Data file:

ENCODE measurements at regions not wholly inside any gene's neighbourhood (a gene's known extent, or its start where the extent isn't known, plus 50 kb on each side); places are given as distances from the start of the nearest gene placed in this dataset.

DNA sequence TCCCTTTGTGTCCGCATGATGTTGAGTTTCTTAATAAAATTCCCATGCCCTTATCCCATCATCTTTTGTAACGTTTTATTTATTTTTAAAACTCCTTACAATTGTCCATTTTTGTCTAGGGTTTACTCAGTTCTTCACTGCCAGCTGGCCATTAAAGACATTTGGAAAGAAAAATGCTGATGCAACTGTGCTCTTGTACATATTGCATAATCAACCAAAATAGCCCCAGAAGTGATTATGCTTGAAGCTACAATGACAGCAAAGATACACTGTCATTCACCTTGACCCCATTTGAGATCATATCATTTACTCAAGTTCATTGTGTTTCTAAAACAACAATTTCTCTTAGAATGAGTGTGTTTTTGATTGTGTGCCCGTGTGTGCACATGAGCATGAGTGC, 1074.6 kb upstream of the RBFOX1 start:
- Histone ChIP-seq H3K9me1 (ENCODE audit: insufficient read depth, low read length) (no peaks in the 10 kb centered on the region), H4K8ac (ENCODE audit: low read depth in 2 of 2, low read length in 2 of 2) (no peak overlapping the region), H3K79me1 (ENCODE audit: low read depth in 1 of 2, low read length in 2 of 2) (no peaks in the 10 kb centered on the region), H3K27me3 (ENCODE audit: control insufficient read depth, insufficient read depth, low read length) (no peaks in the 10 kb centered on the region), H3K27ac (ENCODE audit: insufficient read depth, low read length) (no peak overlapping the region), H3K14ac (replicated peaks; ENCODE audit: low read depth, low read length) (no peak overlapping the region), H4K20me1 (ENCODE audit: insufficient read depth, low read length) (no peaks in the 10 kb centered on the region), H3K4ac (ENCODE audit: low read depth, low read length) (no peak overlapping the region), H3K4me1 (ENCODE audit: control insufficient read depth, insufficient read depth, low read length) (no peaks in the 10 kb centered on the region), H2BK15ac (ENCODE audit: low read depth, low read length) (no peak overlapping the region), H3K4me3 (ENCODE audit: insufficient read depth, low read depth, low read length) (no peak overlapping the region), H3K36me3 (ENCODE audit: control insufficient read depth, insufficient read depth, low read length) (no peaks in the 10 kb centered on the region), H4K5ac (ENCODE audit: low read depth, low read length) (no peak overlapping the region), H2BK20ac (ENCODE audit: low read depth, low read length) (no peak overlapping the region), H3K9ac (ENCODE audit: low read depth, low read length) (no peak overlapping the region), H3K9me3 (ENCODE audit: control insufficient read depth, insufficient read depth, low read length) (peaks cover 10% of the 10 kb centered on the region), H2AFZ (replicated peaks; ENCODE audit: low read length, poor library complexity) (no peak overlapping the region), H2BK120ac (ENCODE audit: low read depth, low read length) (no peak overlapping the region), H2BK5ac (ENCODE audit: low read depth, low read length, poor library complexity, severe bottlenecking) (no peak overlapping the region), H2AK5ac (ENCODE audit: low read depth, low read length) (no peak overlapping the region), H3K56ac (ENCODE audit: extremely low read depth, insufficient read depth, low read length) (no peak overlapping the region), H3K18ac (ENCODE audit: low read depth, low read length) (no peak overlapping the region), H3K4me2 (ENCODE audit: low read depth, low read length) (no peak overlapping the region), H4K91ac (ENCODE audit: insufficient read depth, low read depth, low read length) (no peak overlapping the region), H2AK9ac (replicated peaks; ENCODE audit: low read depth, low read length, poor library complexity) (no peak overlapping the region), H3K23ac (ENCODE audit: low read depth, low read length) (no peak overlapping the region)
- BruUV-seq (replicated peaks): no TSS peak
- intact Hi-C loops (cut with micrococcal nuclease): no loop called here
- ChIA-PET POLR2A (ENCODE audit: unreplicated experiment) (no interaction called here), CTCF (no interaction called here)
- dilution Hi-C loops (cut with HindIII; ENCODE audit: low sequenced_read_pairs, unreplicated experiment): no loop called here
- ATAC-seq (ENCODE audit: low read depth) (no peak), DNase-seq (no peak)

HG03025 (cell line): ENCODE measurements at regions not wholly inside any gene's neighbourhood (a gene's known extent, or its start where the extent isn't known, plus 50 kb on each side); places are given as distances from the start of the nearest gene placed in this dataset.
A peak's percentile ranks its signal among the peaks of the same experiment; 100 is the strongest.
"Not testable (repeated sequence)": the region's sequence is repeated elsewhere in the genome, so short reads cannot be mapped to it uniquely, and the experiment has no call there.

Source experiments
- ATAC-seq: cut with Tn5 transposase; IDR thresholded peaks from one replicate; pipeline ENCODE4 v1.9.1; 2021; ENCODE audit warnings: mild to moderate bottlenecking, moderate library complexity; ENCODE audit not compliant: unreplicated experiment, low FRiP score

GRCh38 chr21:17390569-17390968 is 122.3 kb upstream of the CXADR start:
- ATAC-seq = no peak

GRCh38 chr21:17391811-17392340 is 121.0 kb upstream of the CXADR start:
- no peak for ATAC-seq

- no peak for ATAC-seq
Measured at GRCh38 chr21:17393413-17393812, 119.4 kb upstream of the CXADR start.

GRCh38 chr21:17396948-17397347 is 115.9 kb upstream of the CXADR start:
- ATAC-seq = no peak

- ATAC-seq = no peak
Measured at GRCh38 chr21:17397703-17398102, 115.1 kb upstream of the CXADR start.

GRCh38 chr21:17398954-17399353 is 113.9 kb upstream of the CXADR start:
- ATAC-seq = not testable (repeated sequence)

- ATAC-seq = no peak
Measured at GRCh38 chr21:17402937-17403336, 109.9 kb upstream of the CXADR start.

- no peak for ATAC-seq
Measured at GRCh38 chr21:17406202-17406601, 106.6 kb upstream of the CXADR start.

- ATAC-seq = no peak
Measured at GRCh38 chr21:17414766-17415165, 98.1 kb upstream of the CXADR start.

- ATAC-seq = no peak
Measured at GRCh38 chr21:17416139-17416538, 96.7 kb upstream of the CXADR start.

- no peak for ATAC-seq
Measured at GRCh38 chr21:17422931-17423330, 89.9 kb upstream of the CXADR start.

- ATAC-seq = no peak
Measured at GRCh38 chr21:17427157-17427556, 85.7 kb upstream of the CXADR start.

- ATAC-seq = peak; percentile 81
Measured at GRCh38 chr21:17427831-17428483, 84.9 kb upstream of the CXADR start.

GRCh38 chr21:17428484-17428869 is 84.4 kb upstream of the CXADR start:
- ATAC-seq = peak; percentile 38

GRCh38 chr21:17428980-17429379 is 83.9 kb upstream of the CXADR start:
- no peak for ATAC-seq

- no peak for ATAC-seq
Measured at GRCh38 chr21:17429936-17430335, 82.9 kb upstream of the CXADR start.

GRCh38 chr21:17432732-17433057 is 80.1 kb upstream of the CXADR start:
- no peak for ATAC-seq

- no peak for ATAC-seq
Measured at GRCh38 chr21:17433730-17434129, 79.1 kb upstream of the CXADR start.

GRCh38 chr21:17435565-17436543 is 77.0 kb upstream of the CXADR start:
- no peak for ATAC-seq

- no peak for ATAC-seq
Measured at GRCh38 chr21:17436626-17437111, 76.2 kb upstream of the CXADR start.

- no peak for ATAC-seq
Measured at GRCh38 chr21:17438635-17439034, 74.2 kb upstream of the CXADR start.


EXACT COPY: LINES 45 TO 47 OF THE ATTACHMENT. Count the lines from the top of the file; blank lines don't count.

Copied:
Measured at GRCh38 chr21:17429936-17430335, 82.9 kb upstream of the CXADR start.

GRCh38 chr21:17432732-17433057 is 80.1 kb upstream of the CXADR start:
- no peak for ATAC-seq